Now, you need to set up some firewall rules for this new LAN. Navigate to the “Firewall” tab, then “Rules.” Click on your newly-added network, “LANhome,” for example. Then, click on the green box with the up arrow and the word “Add.”
On the next page:
- Make sure the “Action” is set to “Pass”
- The “Interface” is set to “LANhome” (or whatever your secondary LAN is called)
- Be sure to set the “Protocol” to “Any” otherwise this network will restrict the type of traffic that can be passed on it
- Next, you can add a short note to help indicate what this rule is for, such as “Allow All Traffic”
- Then all other settings can remain in their defaults and click “Save” at the bottom of the page and “Apply Changes” at the top of the page
Before you can test your new network, you need to have an IP address set up on it:
- Navigate to “Services,” then “DHCP Server”
- Then click on the tab for your new LAN
- Click on the “Enable” box and then add your IP address range in the two “Range” boxes. For example, I used the range from “192.168.70.1 to 192.168.70.254.” Then, click on “Save” at the bottom of the page and “Apply Changes” at the top of the page.
Now you can test your new network by physically connecting a computer to the corresponding RJ45 port on the network card and then try to access the internet. If everything worked, then you should be able to browse the wide-open web.
However, you may notice that if you are on your secondary LAN and you try to log into your firewall, you will be able to do so using the “192.168.70.1” IP address. Personally, I only want my firewall accessible from my “LANwork” network. I do not want my wife and kids or guests to be able to log into the firewall from their designated “LANhome” network. Even though I have a high-entropy password to get into the firewall, I am still going to configure the other LANs so that they cannot talk to the router.
One area of concern I have, that this kind of configuration will help alleviate, is if I plug an ASIC into my network with some malicious firmware installed on it, I can keep that device isolated and prevent that security concern from affecting other devices and information that I have, which is why one of the LANs I am setting up is called “LANtest,” which will be dedicated to keeping new ASICs totally isolated so I can test them in safety without allowing a potential attack to occur on my other ASICs or other devices on my home’s networks.
To set up a rule so that port 10443 cannot be accessed from your other LAN networks, navigate to “Firewall>Rules” and then select the tab for your corresponding network of interest. Click on the green box with the up arrow and word “Add” in it.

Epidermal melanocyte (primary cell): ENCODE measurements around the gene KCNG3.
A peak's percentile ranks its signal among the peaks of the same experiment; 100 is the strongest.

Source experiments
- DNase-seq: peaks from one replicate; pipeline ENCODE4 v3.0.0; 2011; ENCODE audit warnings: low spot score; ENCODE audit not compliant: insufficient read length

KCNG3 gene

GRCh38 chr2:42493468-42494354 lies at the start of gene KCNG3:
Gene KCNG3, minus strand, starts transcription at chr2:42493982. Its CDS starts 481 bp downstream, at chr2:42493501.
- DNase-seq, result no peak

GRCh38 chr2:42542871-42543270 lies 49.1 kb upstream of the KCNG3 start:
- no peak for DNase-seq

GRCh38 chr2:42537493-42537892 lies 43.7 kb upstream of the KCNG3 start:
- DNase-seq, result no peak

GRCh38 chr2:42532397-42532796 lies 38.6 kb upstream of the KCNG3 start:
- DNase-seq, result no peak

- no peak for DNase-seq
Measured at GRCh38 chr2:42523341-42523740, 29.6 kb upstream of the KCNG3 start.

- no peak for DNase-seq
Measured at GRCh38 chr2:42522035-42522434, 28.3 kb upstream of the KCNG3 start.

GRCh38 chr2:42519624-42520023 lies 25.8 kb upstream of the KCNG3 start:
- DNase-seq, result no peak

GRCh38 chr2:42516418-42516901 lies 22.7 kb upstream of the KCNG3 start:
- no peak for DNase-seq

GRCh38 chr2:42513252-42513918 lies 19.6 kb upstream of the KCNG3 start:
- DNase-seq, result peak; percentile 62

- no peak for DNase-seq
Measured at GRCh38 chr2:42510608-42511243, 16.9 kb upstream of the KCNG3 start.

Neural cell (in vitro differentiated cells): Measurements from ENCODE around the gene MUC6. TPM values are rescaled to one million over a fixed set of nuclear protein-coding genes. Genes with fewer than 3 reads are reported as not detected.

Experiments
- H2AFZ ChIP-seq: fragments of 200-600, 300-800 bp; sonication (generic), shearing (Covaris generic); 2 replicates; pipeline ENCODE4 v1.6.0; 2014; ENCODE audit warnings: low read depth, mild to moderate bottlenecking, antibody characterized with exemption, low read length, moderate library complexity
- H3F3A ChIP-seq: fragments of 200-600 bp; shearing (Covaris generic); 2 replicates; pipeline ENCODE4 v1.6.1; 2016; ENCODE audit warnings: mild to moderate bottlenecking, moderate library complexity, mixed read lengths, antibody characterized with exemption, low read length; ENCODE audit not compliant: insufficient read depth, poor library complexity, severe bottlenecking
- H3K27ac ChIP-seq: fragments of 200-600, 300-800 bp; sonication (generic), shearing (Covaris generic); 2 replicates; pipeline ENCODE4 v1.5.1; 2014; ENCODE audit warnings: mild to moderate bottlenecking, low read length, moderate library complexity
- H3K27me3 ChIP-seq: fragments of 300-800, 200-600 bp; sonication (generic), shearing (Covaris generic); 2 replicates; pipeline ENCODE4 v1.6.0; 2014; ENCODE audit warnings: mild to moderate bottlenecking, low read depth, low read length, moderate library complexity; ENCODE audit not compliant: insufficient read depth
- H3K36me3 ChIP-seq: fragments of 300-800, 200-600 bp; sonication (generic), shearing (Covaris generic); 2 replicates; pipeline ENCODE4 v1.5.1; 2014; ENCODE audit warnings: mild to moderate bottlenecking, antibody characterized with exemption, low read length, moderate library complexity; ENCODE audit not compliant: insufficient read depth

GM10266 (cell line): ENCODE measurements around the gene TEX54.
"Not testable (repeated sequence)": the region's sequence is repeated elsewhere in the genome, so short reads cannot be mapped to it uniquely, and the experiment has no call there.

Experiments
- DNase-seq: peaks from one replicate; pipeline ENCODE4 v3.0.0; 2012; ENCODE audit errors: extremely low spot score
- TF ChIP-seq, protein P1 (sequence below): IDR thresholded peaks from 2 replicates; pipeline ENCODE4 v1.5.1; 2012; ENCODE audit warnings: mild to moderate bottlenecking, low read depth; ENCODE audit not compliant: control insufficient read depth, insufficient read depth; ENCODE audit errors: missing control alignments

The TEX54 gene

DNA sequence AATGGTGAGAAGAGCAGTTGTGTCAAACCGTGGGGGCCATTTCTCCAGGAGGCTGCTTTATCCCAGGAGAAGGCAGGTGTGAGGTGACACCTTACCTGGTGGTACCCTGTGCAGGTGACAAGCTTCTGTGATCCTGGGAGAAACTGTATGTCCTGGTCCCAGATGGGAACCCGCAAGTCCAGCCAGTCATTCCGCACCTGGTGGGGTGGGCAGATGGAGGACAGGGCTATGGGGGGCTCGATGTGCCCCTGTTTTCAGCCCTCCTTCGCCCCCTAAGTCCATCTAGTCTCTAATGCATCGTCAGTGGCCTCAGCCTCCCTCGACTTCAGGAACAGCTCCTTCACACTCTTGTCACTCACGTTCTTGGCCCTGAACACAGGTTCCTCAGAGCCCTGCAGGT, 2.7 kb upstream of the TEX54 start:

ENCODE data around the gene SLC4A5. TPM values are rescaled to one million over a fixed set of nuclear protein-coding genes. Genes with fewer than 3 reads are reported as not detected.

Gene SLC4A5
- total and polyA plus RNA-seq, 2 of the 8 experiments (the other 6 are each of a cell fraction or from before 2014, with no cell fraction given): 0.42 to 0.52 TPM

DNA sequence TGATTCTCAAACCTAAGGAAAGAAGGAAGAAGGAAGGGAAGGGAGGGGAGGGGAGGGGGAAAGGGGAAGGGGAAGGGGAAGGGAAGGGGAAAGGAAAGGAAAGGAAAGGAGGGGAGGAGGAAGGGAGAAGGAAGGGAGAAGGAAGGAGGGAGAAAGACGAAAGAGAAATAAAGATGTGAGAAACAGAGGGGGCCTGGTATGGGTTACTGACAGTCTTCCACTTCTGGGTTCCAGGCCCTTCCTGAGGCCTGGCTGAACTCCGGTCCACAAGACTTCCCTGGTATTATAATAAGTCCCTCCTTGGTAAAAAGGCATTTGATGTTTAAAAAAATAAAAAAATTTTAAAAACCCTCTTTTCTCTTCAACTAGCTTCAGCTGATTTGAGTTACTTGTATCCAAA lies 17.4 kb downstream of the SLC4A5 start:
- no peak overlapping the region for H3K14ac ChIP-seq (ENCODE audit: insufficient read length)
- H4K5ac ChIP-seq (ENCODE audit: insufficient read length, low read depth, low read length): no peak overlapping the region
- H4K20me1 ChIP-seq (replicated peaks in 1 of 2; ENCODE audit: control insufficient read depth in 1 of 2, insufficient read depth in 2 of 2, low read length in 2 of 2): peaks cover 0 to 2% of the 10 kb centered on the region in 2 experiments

- Make sure “Action” is set to “Block”
- Then, under the “Destination” section, set the “Destination” to “This Firewall (self)” and then the “Destination Port Range” to “10443” using the “Custom” boxes for the “From” and “To” fields
- You can add a description to help you remember what this rule is for. Then click on “Save” at the bottom of the page and then “Apply Changes” at the top of the page.
Having a high-entropy password to log into the router and locking down the port is a great start, but you can further sequester your LAN networks and ensure that devices on one network cannot get onto any of the other networks at all by setting up an alias for your primary LAN.
Navigate to “Firewall>Aliases,” then under the “IP” tab click on the “Add” button.
- Then, I named this alias “SequesteredNetworks0”
- I entered a description to remind me of what it’s function is
- Since I will be adding a firewall rule to my “LANhome” network referencing this alias, I added the other LANs to the “Network” list. This way, “LANhome” cannot talk to “LANwork,” “LANminers” or “LANtest.”
- Click on “Save” at the bottom of the page and then “Apply Changes” at the top of the page
Now I can add additional aliases that will be referenced in firewall rules on the other LANs to prevent “LANminers” from talking to “LANwork,” “LANhome,” and “LANtest” — so on and so forth until all my networks are sequestered in a way that only my firewall can see what is connected on the other networks.
With the alias created, a new firewall rule can be applied referencing this alias on the secondary LAN.
- Navigate to “Firewall>Rules,” select the LAN you want to apply the rule to, e.g, “LANhome”
- Then for “Action” set it to “Block. For “Protocol” set it to “Any.”
- For “Destination” set it to “Single host or alias”
- Then enter your alias name
- Click on “Save” at the bottom of the page and then “Apply Changes” at the top of the page.
Once I created the aliases and set the firewall rules, I was then able to connect my laptop to each network card RJ45 interface port and attempt to ping each of the other networks. I could get out to the wide-open internet from each LAN but I was not able to communicate with any of the other LANs or the firewall. Now I know any devices on any of my LANs will not have access to devices on any of my other LANs. Only from my primary “LANwork” network am I able to see what is connected on all of the other LANs.